Watching, listening and learning as Wayne inspects the Cheat Mountain Spruce.

Maybe you’ve heard of him and maybe you haven’t, but Wayne Henderson is an extraordinary lesson in the living out of humility.

Plain. And. Simple.

Henderson lives in Rugby VA – population 7. There’s not much there save for a whole lot of Christmas trees being grown in perfectly symmetrical lines on the hills above – in fact, there’s not a whole lot of anything else for hundreds of miles in any direction.

But there is Wayne. And that’s saying a lot.

In 1994 Wayne’s life changed a bit – that’s the year Eric Clapton came across a guitar he had built and decided on the spot he HAD TO have one. Clapton’s agent finally tracked Wayne down in Rugby by phone and gave him the “good news.”

Having little idea who Eric Clapton was Wayne advised him to, “Tell ‘Mr. Chapton’ I’ll put him on the list – but it’s kind of long . . .” The agent was never able to convince him otherwise.

You can guess some of the rest – which is documented in Allen St John’s best-selling book, “Clapton’s Guitar,” published by Simon and Schuster.

If it was difficult before, now it’s next to impossible to get on Wayne’s list – much less acquire a “Henderson.”

Clapton, of course, eventually did get his guitar. In fact, he got two – one of which (as promised to Wayne) was immediately auctioned off at Christies for $31,200 to benefit a local charity.

But that’s just the beginning of the story . . .

Johnny Robinson and Robert White (aka “Quail”) take note as Wayne stencils out a “0′ pattern for Johnny’s guitar.

Enter my friend Johnny Robinson. He read the book and wound up taking his son Ian down to see Wayne’s shop. Wayne welcomed him like family as he does all visitors. “Sure,” he said, “make yourself at home.”

And Johnny did.

For the next several hours the Robinson boys marveled as they watched Wayne move through the early steps of making a Henderson guitar – but what they really noticed was Wayne’s quiet and genuine approach to both the wood and to them. “It was other-worldly,” Johnny told me. “You’ve got to go back down there with me and meet him.”

So we did – and I too experienced the simple and sincere beauty of Wayne’s shop and Wayne himself. World famous? Yes. Could he care one way or the other? No.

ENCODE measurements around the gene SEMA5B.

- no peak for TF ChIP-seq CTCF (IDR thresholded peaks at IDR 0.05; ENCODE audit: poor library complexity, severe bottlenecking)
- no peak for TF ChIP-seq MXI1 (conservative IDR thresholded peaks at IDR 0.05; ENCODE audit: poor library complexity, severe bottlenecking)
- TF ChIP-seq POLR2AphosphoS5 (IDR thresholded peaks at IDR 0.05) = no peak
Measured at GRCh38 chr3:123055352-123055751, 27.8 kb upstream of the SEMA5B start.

Fast-forward 12 years. Yesterday Johnny and I returned to visit Wayne and “check” on the guitar that he had requested on his first visit with Ian. This time we arrived with some rare old growth spruce from atop Cheat Mountain in WV.

Suffice to say Wayne was intrigued. He ran his fingers over the grain, smelled it closely and then thumped the thin boards with his ear just above them.

Selecting his favorite, he went immediately to the planer and started milling – 20 minutes later the planed, sketched, joined, sanded, trimmed and glued spruce top for Johnny’s guitar was in Wayne’s press.

Progress and then some. We both smiled like Cheshire cats.

The rows of Christmas trees go on for miles outside of Wayne’s home in Rugby VA.

Coming back to Wayne’s shop after all those years was no less magical than the first venture. When we arrived it was apparent that nothing had changed. Wayne’s a little older, of course, but the quiet beauty and simplicity of the place remains – he looked up from his small chair as though he had been sitting there since 2007.

“How are you all,” he said in his quiet manner. “Good to see you.”

We talked briefly before the door opened behind us. It was an unannounced gentleman from Maryland. He had just driven 8 hours to watch Wayne work as Johnny had all those years ago.

“Make yourself at home,” Wayne said.

And we did.

Over the course of the next two hours we were once again mesmerized by the peaceful ease in which Wayne brought together all the various / intricate processes and pieces of a guitar.

“Number 784,” he said.

Along the way I think I figured out something of the magic.

Time stands still in that little cinder-block shop because there is no such thing as an “interruption” – Wayne takes everything as it comes – every visitor, every question, every seemingly perfect – as well as clearly imperfect – moment.

And he lets it have its way.

It is a simple and humble and holy pace.

It is – God’s time.

And I am convinced THAT is the reason his instruments come out the way they do. Each note simple and true – born of humility . . . and trust.

The genuine article – Wayne Henderson and his works.

Some of which become the world’s greatest guitars.